Pierre’s zigzag: Burundi’s cyclist, controversially sporty president

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By Abdur Rahman Alfa Shaban

Pierre Nkurunziza on June 8 joined the list of African leaders who died whiles in office. He entered the category at a time he was lacing – maybe unlacing – his boots to leave office. Death caught him in office.

Aside the news of his loss to cardiac arrest according to the official government account, you are likely to find conspiracy theories about what exactly led to his demise, some reports pointing to COVID-19.

Nkurunziza articles have since 2015 being synonymous with his refusal to step down, the controversial third term, the ensuing chaos – bloodshed and displacement, a 2018 referendum and his decision to quit even when he could have carried on.

But in this article, we sit out the over-reported politics of Nkurunziza over his 15-year reign but focus rather on the lighter side of the president – sides which have often been mired in some amount of controversy – we look at the rider and footballer in the former president.


Ascending to power at the age of 40, he was undoubtedly one of the youngest across the continent at the time. He rose to the role from being a rebel leader but one that came in with sporting credentials.

Nkurunziza was a former sports teacher at a university. A Reuters report described him as a lifelong fitness coach and football enthusiast. As president, he still played football and coached his team, Halleluya FC. He often wore the club’s track suit during outings.

But that came with its own set of controversies, a key one being how in 2018 a number of opponents in a football match were picked up for rough tackling the president .It was also during his tenure that Burundi qualified for her first African Cup of Nations in Egypt 2019.

Football, Pierre’s passion, actually sought to intervene in the post-2015 political crisis after it emerged in 2016 that the then FIFA president Sepp Blatter had offered Nkurunziza a top post in exchange for quitting the presidency.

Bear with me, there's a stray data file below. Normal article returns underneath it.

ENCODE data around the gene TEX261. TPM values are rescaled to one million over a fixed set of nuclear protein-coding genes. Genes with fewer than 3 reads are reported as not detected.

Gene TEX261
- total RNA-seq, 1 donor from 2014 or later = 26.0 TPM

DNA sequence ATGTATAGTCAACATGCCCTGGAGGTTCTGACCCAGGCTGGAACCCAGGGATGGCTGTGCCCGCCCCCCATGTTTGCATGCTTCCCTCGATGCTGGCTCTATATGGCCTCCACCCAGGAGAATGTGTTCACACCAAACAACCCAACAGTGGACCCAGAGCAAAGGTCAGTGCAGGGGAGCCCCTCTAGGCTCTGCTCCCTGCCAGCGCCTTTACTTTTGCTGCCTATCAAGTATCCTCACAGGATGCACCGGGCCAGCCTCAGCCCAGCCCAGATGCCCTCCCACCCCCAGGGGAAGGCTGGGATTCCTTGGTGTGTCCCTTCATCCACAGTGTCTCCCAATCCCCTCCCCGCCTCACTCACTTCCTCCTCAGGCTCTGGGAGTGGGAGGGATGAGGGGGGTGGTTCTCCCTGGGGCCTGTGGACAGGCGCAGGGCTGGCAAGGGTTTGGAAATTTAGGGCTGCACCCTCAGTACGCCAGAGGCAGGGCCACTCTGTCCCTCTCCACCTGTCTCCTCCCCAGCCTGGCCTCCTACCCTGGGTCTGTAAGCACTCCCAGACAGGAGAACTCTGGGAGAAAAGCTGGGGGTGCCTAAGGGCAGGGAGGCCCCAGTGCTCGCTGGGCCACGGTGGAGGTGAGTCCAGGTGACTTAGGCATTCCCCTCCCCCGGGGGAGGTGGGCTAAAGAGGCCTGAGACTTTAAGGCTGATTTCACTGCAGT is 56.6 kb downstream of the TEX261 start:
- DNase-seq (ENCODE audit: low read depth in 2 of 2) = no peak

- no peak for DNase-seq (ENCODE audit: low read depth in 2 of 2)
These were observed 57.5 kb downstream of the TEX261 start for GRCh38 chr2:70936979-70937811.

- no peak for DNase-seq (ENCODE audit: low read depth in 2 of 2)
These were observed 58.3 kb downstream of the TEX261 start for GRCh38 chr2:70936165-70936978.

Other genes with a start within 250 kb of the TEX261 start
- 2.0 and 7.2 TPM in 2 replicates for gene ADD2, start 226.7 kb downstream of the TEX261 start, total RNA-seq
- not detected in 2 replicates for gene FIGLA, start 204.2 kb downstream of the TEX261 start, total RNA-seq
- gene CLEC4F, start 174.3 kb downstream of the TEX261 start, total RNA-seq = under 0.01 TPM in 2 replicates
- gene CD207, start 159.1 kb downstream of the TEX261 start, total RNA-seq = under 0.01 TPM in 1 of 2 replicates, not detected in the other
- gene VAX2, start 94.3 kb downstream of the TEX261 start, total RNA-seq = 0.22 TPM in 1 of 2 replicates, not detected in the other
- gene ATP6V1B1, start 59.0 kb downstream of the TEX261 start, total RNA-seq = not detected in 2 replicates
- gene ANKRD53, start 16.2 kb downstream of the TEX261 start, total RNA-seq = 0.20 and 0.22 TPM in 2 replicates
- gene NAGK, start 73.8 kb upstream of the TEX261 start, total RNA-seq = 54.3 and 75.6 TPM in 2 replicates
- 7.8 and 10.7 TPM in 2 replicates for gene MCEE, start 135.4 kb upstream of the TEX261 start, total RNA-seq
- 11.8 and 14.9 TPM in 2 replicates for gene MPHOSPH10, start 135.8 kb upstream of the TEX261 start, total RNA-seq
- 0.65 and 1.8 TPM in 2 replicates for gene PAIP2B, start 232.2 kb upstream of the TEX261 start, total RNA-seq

A president who loved his bike

To the cycling tracks, Nkurunziza undoubtedly loved his bicycle. It was often his preferred mode of transport when he was going to cast his ballots – during 2010 vote, the 2018 referendum and in the last elections.

He was also a patron of the Tour de Burundi event during which he usually pedaled off the competition – a typical case in point being in 2018. But beyond the voting booth, he is on record to have cycled to his farm and to other events – of course under heavy security.

In 2017, photos were shared on social media showing the president out cycling with an armed convoy driving behind him. Wearing his helmet, Nkurunziza was pictured on what seemed to be a major road with some residents watching him from the sides of the road.

One can think of a few other African leaders being as sporty as Pierre. In the region, Ugandan president Yoweri Museveni often rides his bike to farm and recently shared keep fitness tips for citizens under lockdown.

South African president Cyril Ramaphosa often goes for walks, Ethiopian Prime Minister Abiy Ahmed in 2018 engaged rioting soldiers in a press-up contest, Tanzania’s John Magufuli, five years ago, did press ups on the campaign trail; we wait to see if re-election will push him to offer a new round.

Burundi in political flux navigating post Nkurunziza-era

The government statement announcing his death confirmed that he watched a game of volleyball on Saturday, June 6 – pictures were shared by national broadcaster – but fell ill that night and was taken to hospital in Karuzi in central Burundi.

His health improved on Sunday but “surprisingly, on morning of Monday June 8, 2020, his health suddenly deteriorated and he had a heart attack.” Doctors provided “cardiopulmonary resuscitation” for hours but were unable to save him.

His last cabinet meeting was on May 27, his last tweet was a day before. A message posted in French congratulating Evariste Ndayishimiye, the president-elect who was due to take over from him in August. A week of national mourning is underway, cabinet is seeking judicial interpretation on who leads the transition but for ordinary citizens it is time to look into the post-Nkurunziza era.

One thing is sure, that Pierre for all the zigzag that characterized his 15-years in charge was one of, if not Africa’s most sporty leader by a mile. If fitness was a measure of how long a leader stayed, Pierre would outlive a sizeable number of those still in charge.